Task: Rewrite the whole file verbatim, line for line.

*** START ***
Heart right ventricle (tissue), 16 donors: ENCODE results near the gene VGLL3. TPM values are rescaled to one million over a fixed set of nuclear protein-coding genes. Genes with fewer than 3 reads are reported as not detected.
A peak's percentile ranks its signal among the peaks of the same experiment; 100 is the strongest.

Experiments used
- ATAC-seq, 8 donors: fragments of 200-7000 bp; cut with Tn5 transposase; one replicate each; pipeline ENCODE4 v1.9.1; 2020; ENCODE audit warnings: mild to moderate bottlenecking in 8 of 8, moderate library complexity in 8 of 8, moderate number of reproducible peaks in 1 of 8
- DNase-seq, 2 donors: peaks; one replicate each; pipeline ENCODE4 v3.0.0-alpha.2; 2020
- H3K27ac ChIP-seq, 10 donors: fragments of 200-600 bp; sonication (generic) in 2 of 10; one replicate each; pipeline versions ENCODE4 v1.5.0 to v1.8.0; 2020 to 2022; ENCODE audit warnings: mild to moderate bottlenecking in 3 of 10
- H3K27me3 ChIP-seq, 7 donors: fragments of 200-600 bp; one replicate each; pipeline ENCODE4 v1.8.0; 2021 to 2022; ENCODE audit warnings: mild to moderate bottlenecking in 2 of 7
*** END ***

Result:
Heart right ventricle (tissue), 16 donors: ENCODE results near the gene VGLL3. TPM values are rescaled to one million over a fixed set of nuclear protein-coding genes. Genes with fewer than 3 reads are reported as not detected.
A peak's percentile ranks its signal among the peaks of the same experiment; 100 is the strongest.

Experiments used
- ATAC-seq, 8 donors: fragments of 200-7000 bp; cut with Tn5 transposase; one replicate each; pipeline ENCODE4 v1.9.1; 2020; ENCODE audit warnings: mild to moderate bottlenecking in 8 of 8, moderate library complexity in 8 of 8, moderate number of reproducible peaks in 1 of 8
- DNase-seq, 2 donors: peaks; one replicate each; pipeline ENCODE4 v3.0.0-alpha.2; 2020
- H3K27ac ChIP-seq, 10 donors: fragments of 200-600 bp; sonication (generic) in 2 of 10; one replicate each; pipeline versions ENCODE4 v1.5.0 to v1.8.0; 2020 to 2022; ENCODE audit warnings: mild to moderate bottlenecking in 3 of 10
- H3K27me3 ChIP-seq, 7 donors: fragments of 200-600 bp; one replicate each; pipeline ENCODE4 v1.8.0; 2021 to 2022; ENCODE audit warnings: mild to moderate bottlenecking in 2 of 7